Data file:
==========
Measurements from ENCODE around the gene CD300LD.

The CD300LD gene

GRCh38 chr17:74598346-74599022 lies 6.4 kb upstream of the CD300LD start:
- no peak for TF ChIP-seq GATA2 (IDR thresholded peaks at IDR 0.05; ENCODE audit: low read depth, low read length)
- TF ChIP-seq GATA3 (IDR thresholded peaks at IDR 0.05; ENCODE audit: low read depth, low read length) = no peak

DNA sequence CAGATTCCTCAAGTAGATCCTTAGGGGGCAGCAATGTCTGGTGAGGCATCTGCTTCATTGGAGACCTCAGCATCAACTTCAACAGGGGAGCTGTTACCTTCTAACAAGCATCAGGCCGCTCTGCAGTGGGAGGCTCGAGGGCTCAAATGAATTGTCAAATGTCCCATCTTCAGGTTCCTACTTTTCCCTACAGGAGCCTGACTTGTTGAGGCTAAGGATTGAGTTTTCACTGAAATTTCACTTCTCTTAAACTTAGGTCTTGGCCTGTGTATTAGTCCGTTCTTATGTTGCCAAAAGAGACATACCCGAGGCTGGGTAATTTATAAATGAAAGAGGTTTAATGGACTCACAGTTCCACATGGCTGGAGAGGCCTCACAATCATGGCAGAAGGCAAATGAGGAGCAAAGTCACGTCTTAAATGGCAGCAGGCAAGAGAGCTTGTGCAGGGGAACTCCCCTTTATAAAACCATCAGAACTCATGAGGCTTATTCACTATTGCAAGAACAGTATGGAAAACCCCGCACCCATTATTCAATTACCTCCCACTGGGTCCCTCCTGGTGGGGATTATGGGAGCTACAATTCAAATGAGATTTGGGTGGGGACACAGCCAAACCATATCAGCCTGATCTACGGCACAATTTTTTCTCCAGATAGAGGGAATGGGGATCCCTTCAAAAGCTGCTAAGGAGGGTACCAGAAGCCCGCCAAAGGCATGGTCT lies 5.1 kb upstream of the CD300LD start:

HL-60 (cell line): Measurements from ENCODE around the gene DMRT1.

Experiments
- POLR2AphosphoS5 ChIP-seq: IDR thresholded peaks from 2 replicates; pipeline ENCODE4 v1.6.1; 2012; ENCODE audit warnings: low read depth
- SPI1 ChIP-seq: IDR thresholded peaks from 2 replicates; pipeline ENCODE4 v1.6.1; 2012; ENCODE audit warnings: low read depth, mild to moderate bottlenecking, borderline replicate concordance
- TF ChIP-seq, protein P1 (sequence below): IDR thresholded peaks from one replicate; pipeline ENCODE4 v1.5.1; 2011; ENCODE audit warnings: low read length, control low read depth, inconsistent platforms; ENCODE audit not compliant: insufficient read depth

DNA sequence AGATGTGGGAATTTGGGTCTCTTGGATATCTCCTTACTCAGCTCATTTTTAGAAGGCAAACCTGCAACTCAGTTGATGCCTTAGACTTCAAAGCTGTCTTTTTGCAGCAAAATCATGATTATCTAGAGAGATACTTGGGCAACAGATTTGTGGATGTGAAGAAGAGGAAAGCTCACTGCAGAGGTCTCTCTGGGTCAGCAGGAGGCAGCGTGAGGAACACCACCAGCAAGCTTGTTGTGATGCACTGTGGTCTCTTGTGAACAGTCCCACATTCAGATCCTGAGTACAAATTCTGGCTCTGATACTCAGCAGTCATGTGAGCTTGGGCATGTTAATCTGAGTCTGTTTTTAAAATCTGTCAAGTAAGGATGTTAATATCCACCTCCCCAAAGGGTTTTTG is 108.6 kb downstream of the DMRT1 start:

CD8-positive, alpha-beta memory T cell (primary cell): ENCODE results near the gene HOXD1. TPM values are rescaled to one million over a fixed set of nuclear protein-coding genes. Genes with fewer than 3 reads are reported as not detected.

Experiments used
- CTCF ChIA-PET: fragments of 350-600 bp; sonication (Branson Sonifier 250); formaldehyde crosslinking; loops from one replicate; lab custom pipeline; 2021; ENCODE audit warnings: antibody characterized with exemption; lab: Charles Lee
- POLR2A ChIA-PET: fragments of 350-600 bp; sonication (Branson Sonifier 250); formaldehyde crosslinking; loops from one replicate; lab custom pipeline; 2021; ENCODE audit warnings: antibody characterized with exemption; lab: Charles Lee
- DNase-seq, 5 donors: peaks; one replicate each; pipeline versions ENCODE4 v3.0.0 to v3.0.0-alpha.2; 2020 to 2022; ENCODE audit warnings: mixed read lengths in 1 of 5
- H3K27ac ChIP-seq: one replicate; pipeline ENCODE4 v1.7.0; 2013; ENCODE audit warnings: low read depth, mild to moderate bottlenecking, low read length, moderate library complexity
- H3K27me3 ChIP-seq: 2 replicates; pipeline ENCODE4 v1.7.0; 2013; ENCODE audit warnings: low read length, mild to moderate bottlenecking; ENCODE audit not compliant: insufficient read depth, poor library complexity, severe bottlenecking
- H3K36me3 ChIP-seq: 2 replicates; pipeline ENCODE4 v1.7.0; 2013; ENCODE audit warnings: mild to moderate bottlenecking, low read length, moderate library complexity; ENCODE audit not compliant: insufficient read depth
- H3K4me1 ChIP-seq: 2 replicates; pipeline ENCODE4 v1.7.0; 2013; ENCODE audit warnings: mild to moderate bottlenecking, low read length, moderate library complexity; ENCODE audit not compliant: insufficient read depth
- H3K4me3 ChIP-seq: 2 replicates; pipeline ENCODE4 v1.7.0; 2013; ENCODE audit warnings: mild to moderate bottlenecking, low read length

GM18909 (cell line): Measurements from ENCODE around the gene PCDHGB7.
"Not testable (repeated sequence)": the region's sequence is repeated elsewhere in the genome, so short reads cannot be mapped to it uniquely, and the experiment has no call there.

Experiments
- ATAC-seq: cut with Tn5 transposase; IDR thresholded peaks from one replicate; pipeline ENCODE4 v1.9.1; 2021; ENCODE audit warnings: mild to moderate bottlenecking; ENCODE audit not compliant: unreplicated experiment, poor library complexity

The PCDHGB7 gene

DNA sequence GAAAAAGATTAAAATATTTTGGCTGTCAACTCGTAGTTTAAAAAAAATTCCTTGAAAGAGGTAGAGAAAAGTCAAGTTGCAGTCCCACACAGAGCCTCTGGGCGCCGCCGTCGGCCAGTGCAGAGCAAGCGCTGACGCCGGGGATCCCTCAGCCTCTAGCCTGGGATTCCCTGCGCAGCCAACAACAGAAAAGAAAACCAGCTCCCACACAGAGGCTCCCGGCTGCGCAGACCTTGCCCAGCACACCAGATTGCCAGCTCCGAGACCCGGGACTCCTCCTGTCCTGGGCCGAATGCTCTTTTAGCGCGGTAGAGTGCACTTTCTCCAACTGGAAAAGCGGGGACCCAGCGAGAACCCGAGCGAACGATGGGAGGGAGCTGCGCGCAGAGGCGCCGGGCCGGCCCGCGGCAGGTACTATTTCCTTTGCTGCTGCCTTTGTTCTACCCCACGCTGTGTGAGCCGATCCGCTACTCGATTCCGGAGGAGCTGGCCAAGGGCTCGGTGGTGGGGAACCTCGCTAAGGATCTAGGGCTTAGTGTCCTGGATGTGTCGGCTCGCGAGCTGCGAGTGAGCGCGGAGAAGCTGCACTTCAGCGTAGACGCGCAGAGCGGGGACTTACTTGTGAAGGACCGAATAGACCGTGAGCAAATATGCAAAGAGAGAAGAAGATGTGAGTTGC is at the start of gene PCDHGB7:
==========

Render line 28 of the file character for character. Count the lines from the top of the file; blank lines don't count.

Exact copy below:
DNA sequence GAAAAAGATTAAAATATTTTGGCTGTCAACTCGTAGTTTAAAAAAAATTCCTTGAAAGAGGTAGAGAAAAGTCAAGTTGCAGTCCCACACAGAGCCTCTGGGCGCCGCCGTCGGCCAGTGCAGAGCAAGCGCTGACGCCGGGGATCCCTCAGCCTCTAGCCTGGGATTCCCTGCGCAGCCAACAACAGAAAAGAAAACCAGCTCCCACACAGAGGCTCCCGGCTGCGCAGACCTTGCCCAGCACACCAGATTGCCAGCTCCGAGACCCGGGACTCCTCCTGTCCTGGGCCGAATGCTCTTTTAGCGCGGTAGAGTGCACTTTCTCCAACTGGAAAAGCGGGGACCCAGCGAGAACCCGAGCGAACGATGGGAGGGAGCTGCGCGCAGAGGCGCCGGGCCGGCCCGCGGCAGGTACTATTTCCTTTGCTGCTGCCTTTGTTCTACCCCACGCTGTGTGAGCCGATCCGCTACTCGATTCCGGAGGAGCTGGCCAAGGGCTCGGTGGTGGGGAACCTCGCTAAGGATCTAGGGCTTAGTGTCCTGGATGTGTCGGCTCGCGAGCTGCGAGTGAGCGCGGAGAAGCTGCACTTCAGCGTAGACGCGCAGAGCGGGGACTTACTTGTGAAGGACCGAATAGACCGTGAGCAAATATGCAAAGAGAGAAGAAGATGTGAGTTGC is at the start of gene PCDHGB7: